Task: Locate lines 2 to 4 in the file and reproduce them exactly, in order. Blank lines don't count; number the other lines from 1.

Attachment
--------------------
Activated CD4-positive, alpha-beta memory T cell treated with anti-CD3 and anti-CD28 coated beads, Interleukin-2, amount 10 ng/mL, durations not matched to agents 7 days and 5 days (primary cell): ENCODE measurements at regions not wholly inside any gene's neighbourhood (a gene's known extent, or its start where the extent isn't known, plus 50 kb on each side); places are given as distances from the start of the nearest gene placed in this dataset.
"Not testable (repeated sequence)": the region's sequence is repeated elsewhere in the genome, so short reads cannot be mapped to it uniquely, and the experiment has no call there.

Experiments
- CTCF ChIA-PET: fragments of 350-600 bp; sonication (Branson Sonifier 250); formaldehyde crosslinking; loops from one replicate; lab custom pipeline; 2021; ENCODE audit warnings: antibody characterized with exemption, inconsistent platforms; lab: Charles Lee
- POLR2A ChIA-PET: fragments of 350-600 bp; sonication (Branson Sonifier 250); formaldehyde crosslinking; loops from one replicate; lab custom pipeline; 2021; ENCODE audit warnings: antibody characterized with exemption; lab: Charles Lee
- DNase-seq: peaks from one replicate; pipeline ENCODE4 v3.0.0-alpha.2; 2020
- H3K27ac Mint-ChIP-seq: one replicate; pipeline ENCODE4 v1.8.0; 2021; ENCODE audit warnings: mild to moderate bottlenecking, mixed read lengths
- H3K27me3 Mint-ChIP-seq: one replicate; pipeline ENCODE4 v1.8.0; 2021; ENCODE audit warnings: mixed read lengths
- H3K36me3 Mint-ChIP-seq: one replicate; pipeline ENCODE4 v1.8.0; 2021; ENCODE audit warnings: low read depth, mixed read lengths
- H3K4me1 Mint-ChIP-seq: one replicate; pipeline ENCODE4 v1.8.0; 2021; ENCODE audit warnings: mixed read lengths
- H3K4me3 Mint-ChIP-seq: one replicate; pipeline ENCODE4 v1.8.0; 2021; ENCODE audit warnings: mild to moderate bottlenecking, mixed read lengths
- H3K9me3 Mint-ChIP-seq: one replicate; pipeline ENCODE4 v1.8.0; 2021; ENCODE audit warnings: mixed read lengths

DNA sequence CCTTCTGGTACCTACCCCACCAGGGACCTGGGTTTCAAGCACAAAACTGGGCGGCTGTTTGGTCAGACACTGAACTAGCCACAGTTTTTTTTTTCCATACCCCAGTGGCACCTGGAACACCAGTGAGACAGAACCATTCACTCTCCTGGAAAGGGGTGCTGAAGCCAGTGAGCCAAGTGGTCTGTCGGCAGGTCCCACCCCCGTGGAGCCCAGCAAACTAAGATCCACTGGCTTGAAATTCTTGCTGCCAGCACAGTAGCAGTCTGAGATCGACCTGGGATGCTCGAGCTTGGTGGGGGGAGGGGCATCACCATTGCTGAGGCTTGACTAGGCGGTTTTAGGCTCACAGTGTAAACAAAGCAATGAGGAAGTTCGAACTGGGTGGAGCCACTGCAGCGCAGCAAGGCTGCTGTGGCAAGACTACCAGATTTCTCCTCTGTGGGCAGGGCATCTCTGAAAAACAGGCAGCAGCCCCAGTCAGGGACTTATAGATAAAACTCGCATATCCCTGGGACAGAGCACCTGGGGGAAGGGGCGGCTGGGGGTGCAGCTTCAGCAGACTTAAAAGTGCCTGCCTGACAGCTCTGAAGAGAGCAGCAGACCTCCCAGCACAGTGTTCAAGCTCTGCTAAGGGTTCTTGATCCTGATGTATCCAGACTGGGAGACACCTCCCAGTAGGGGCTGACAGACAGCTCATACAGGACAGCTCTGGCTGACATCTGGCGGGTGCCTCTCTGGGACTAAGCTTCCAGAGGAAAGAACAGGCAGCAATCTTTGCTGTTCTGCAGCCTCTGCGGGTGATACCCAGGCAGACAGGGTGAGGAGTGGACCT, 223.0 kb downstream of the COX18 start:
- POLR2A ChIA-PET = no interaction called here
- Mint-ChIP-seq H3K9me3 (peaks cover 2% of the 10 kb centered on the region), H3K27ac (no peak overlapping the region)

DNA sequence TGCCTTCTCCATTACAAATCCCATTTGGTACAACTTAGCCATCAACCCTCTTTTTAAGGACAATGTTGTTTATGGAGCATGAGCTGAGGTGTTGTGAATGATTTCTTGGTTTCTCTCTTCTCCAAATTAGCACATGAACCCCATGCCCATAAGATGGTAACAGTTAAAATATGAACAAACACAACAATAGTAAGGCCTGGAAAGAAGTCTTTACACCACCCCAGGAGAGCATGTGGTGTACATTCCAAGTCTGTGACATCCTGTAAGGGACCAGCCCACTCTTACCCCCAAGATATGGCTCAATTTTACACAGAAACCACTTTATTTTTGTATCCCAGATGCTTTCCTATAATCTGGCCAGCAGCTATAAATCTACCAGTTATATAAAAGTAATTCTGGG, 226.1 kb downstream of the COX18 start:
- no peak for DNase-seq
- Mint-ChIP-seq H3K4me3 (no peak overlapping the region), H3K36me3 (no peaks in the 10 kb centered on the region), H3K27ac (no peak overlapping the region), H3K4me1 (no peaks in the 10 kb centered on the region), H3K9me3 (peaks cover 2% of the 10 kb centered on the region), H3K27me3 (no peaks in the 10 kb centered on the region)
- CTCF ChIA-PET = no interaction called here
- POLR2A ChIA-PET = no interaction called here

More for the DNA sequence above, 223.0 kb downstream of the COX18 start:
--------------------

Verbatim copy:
"Not testable (repeated sequence)": the region's sequence is repeated elsewhere in the genome, so short reads cannot be mapped to it uniquely, and the experiment has no call there.

Experiments
- CTCF ChIA-PET: fragments of 350-600 bp; sonication (Branson Sonifier 250); formaldehyde crosslinking; loops from one replicate; lab custom pipeline; 2021; ENCODE audit warnings: antibody characterized with exemption, inconsistent platforms; lab: Charles Lee